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1

Let $P$ be an $L$-projection. From $$\lVert x\rVert = \lVert Px\rVert + \lVert x-Px\rVert$$ for all $x\in X$ it follows that $\lVert P\rVert \leqslant 1$ and $\lVert I-P\rVert \leqslant 1$, and hence $$\lVert P^\ast f\rVert = \lVert f\circ P\rVert \leqslant \lVert f\rVert\cdot \lVert P\rVert \leqslant \lVert f\rVert,$$ and analogously $\lVert (I-P)^\ast ...


1

If I'm reading Wojtaszczyk's book "Banach spaces for analysts" correctly, any absolutely summing operator maps weakly convergent sequences to norm convergent sequences. The Paley projection does not: if you denote by $(f_k)$ the trigonometric system and by $(e_n)$ the canonical basis of $\ell_2$, then $Pf_{2^n}=e_n$ for all $n\geq 0$, but $f_{2^n}\to 0$ ...


-1

Ok to bad, the answer is again: No! For $s_n:=n\chi_{[0,\frac{1}{n}]}$ it follows $s_n\to 0$ but $I(s_n)\to 1$.


2

This is basically continuation of the solution suggested in Daniel Fischer's comment. I will use notation $(w^{(n)})$ for the sequence of elements of $\ell_1$. They are sequences, I will use $w^{(n)}_k$ for the $k$-th term of the $n$-th sequence. We want to show $$\limsup_{n\to\infty} \|w^{(n)}-w\|_1 = \limsup_{n\to\infty} \|w^{(n)}\|_1 + \|w\|_1.$$ ...


-1

1.(Riesz-Dunford Functional Calculus) Consider the function $f(z):=|z|^2$ defined on the real and imaginary axis only. Then around every point it has an extension to a continuously differentiable function within some neighborhood. But that extension is confined to the Cauchy Riemann equations and therefore it must be $f(z)=+z^2$ and $f(z)=-z^2$ ...


0

You don't want to prove this by writing down the formula for all the derivatives. The formula would be an extension of the Campbell-Baker-Hausdorff formula to infinite dimensions and more non-commutative terms. It would have $p+1$ non-commuting terms for the $p$th derivative where C-B-H only has $2$ for all derivatives. Even the differentiability of a ...


0

This was resolved in comments: $\|T^*\|=\|T\|$ for every bounded linear operator between normed spaces. In fact, we only need the easier part here: $\|T^*\|\le \|T\|$, which comes directly from the fact that $T^*$ acts on linear functionals by composing them with $T$.


1

My suggestion is to consider the formal differential $$ \sum_{n=1}^\infty \frac{1}{(n-1)!}A^{n-1}h, $$ prove that it is (totally) convergent, and conclude that it must coincide with the derivative of $\exp (A)$ evaluated at $h$. Then iterate.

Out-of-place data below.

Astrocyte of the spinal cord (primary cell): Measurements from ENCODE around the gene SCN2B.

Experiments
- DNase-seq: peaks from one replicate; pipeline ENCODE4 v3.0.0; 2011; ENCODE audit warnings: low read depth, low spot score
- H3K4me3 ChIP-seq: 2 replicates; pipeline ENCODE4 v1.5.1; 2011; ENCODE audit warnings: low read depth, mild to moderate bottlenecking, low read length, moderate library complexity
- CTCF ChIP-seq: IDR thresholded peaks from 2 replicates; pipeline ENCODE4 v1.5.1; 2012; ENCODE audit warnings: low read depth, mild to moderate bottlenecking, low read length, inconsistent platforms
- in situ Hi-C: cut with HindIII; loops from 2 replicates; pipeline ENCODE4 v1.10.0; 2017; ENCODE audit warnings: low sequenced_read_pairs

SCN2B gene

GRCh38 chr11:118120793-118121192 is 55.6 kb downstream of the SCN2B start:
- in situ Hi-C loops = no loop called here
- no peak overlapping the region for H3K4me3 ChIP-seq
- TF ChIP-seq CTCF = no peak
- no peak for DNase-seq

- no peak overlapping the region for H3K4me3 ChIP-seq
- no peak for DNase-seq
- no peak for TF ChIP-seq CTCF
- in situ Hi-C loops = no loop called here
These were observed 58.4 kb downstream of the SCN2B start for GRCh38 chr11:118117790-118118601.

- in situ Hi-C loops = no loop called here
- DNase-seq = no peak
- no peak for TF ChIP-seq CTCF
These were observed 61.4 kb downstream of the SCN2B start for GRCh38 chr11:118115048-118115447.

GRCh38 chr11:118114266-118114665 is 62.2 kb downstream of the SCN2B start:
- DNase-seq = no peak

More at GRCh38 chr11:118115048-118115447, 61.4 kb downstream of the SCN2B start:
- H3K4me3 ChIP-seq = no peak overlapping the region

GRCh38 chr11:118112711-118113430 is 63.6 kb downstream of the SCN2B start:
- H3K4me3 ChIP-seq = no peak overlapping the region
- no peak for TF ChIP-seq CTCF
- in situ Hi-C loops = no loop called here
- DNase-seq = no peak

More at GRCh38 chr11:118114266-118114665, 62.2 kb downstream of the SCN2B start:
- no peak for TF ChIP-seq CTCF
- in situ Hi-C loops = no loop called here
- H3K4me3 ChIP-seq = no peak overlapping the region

0

The claim is proven if $$\lim_{h\rightarrow 0} \frac{||\exp(A+h) - \exp(A) - \exp(A) h||}{||h||} = 0.$$ Now $$\exp(A+h) = \sum_{n=0}^{\infty} \frac{(A+h)^n}{n!} = I + \sum_{n=1}^{\infty} \frac{A^n}{n!} + \sum_{n=1}^{\infty} \sum_{m=1}^{n} \frac{A^{m} h A^{n-m-1}}{n!} + o(||h||)$$ so $$ \exp(A + h) = \exp(A) + \sum_{n=1}^{\infty} \sum_{m=1}^{n} ...


1

The duality $\ell^p(X)^*=\ell^q(X^*)$ for $1<p<\infty$ holds for every Banach space. Indeed, $c_{00}(X)$, the space of finitely supported sequences, is dense in $l^p(X)$. Therefore, every linear functional on $l^p(X)$ is determined by its values on sequences with one nonzero element. This identifies such a functional with an $X^*$-valued sequence ...


1

You want to show that there is a distortable subspace if and only if there is an equivalent norm that is not oscillation stable. You can make the connection between the two concepts the following: if $Y$ is a distortable subspace, then for an equivalent norm $|\cdot |$, $$ |y_1| / |y_2| \geq 1 + \delta$$ for some $\delta > 0$, and for $y_1, y_2$ on the ...


1

We can show actually more that $\ell_1$ and $\ell_\infty^*$ are not Banach-space isomorphic. (There are non-reflexive Banach spaces isometrically isomorphic to their second duals.) If you accept the fact that $\ell_\infty \cong C(\beta \mathbb{N})$ (which follows from the very definition of the Stone–Čech compactification applied to the discrete space of ...


2

This is the answer I've unravelled: Let $z \in (\ell^p)^{\ast\ast}$. I want to prove that exists $x \in \ell^p$ such that $\langle z,f\rangle=\langle f,x \rangle$ for every $f \in (\ell^p)^\ast$. I know that there are the isomorphisms: $j_p: \ell^q \rightarrow (\ell^p)^\ast$ and $j_q: \ell^p \rightarrow (\ell^q)^\ast$ Now, fix $z \in ...


0

It is not true that $$x=\sum_{n=1}^{\infty} x_ne_n$$ for $x\in\ell^{\infty}$, because convergence does not necessarily occur in the $\ell^{\infty}$-norm. Indeed, if $x=(1,1,1,\ldots)$, then, for any $N\in\mathbb N$, $$\left\|x-\sum_{n=1}^{N}x_ne_n\right\|_{\infty}=\|(\underbrace{0,\ldots,0}_{N\text{ times}},1,1,1,\ldots)\|_{\infty}=1,$$ so $x$ cannot be the ...